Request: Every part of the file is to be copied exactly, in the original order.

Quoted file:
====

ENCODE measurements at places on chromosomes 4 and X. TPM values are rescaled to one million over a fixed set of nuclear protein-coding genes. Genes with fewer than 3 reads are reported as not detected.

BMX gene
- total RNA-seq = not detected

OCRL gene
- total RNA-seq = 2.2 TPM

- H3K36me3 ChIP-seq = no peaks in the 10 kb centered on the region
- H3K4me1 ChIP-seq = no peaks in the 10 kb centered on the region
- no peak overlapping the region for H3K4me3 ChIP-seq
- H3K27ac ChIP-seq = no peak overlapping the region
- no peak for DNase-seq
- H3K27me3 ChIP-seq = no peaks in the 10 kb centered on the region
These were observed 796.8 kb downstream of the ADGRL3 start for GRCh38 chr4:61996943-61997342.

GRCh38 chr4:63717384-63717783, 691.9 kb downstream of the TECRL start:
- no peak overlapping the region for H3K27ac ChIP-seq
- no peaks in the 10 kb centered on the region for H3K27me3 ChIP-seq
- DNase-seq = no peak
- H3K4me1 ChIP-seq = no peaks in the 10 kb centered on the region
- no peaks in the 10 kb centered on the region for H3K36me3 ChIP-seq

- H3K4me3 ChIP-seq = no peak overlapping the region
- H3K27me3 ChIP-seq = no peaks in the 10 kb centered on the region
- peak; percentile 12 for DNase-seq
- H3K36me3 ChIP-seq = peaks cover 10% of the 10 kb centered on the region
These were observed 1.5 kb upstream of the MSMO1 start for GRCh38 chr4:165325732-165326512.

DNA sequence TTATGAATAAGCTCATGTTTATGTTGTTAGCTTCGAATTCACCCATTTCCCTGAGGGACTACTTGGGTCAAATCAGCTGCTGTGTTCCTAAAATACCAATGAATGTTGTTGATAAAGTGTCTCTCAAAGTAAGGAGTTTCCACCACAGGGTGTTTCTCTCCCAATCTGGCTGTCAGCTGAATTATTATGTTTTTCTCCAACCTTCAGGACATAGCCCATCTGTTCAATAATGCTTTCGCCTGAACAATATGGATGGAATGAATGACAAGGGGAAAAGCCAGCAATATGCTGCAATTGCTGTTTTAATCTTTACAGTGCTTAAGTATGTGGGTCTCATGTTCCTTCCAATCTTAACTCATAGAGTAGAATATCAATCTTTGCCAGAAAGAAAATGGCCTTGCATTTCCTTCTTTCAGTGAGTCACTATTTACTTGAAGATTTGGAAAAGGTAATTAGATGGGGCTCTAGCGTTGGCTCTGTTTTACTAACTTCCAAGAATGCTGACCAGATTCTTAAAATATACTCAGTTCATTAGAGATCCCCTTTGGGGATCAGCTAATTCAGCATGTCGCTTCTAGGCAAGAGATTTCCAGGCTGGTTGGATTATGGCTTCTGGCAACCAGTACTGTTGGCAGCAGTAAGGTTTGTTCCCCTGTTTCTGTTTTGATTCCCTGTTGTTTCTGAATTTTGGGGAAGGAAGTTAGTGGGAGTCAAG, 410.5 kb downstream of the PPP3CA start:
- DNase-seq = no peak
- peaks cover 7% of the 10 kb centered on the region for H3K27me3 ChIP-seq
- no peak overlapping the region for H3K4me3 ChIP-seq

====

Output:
ENCODE measurements at places on chromosomes 4 and X. TPM values are rescaled to one million over a fixed set of nuclear protein-coding genes. Genes with fewer than 3 reads are reported as not detected.

BMX gene
- total RNA-seq = not detected

OCRL gene
- total RNA-seq = 2.2 TPM

- H3K36me3 ChIP-seq = no peaks in the 10 kb centered on the region
- H3K4me1 ChIP-seq = no peaks in the 10 kb centered on the region
- no peak overlapping the region for H3K4me3 ChIP-seq
- H3K27ac ChIP-seq = no peak overlapping the region
- no peak for DNase-seq
- H3K27me3 ChIP-seq = no peaks in the 10 kb centered on the region
These were observed 796.8 kb downstream of the ADGRL3 start for GRCh38 chr4:61996943-61997342.

GRCh38 chr4:63717384-63717783, 691.9 kb downstream of the TECRL start:
- no peak overlapping the region for H3K27ac ChIP-seq
- no peaks in the 10 kb centered on the region for H3K27me3 ChIP-seq
- DNase-seq = no peak
- H3K4me1 ChIP-seq = no peaks in the 10 kb centered on the region
- no peaks in the 10 kb centered on the region for H3K36me3 ChIP-seq

- H3K4me3 ChIP-seq = no peak overlapping the region
- H3K27me3 ChIP-seq = no peaks in the 10 kb centered on the region
- peak; percentile 12 for DNase-seq
- H3K36me3 ChIP-seq = peaks cover 10% of the 10 kb centered on the region
These were observed 1.5 kb upstream of the MSMO1 start for GRCh38 chr4:165325732-165326512.

DNA sequence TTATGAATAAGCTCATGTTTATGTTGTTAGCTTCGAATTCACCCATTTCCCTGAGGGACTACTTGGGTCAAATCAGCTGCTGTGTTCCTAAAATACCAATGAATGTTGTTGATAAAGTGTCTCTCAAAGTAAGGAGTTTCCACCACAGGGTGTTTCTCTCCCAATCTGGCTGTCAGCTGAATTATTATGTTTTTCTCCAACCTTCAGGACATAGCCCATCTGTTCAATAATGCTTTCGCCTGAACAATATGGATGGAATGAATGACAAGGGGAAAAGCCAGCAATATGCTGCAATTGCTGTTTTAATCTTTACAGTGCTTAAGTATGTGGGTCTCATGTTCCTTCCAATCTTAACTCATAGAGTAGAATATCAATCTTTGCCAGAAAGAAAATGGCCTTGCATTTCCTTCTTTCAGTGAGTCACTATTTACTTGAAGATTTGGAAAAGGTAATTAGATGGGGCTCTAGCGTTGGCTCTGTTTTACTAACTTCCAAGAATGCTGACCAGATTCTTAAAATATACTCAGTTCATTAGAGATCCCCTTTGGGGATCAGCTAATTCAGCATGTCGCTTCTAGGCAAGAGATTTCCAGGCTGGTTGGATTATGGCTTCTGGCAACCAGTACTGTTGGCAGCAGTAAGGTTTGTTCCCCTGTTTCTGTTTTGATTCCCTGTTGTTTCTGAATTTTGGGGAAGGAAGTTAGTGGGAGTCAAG, 410.5 kb downstream of the PPP3CA start:
- DNase-seq = no peak
- peaks cover 7% of the 10 kb centered on the region for H3K27me3 ChIP-seq
- no peak overlapping the region for H3K4me3 ChIP-seq